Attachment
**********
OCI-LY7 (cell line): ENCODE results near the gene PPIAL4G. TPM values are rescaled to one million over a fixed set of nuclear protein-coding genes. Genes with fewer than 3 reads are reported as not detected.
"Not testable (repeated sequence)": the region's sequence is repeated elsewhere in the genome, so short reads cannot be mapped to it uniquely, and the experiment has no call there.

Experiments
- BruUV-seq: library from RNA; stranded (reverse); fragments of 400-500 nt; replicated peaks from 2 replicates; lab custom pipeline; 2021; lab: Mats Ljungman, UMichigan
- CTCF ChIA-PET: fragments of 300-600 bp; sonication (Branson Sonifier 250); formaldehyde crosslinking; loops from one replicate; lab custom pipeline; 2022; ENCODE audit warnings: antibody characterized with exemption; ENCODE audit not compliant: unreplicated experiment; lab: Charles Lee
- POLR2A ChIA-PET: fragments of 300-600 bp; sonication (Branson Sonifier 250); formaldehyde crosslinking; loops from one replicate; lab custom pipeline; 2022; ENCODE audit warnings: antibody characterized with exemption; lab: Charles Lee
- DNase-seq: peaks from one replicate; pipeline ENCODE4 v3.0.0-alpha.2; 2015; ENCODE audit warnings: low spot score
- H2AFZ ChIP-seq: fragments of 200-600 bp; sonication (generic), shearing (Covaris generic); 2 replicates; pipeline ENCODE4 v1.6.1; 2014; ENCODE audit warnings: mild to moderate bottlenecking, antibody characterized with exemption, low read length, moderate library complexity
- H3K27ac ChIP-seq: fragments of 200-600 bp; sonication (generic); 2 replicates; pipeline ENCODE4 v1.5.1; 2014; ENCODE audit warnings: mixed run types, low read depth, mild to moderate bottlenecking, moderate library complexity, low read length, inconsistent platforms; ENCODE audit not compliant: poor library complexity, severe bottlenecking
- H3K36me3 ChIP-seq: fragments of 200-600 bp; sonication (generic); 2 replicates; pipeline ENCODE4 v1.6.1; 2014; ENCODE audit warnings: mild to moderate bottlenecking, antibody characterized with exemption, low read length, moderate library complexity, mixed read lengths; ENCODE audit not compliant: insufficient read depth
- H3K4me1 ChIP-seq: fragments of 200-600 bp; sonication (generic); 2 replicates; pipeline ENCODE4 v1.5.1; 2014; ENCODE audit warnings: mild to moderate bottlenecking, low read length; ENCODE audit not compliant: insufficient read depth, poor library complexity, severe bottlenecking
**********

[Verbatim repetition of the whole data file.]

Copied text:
OCI-LY7 (cell line): ENCODE results near the gene PPIAL4G. TPM values are rescaled to one million over a fixed set of nuclear protein-coding genes. Genes with fewer than 3 reads are reported as not detected.
"Not testable (repeated sequence)": the region's sequence is repeated elsewhere in the genome, so short reads cannot be mapped to it uniquely, and the experiment has no call there.

Experiments
- BruUV-seq: library from RNA; stranded (reverse); fragments of 400-500 nt; replicated peaks from 2 replicates; lab custom pipeline; 2021; lab: Mats Ljungman, UMichigan
- CTCF ChIA-PET: fragments of 300-600 bp; sonication (Branson Sonifier 250); formaldehyde crosslinking; loops from one replicate; lab custom pipeline; 2022; ENCODE audit warnings: antibody characterized with exemption; ENCODE audit not compliant: unreplicated experiment; lab: Charles Lee
- POLR2A ChIA-PET: fragments of 300-600 bp; sonication (Branson Sonifier 250); formaldehyde crosslinking; loops from one replicate; lab custom pipeline; 2022; ENCODE audit warnings: antibody characterized with exemption; lab: Charles Lee
- DNase-seq: peaks from one replicate; pipeline ENCODE4 v3.0.0-alpha.2; 2015; ENCODE audit warnings: low spot score
- H2AFZ ChIP-seq: fragments of 200-600 bp; sonication (generic), shearing (Covaris generic); 2 replicates; pipeline ENCODE4 v1.6.1; 2014; ENCODE audit warnings: mild to moderate bottlenecking, antibody characterized with exemption, low read length, moderate library complexity
- H3K27ac ChIP-seq: fragments of 200-600 bp; sonication (generic); 2 replicates; pipeline ENCODE4 v1.5.1; 2014; ENCODE audit warnings: mixed run types, low read depth, mild to moderate bottlenecking, moderate library complexity, low read length, inconsistent platforms; ENCODE audit not compliant: poor library complexity, severe bottlenecking
- H3K36me3 ChIP-seq: fragments of 200-600 bp; sonication (generic); 2 replicates; pipeline ENCODE4 v1.6.1; 2014; ENCODE audit warnings: mild to moderate bottlenecking, antibody characterized with exemption, low read length, moderate library complexity, mixed read lengths; ENCODE audit not compliant: insufficient read depth
- H3K4me1 ChIP-seq: fragments of 200-600 bp; sonication (generic); 2 replicates; pipeline ENCODE4 v1.5.1; 2014; ENCODE audit warnings: mild to moderate bottlenecking, low read length; ENCODE audit not compliant: insufficient read depth, poor library complexity, severe bottlenecking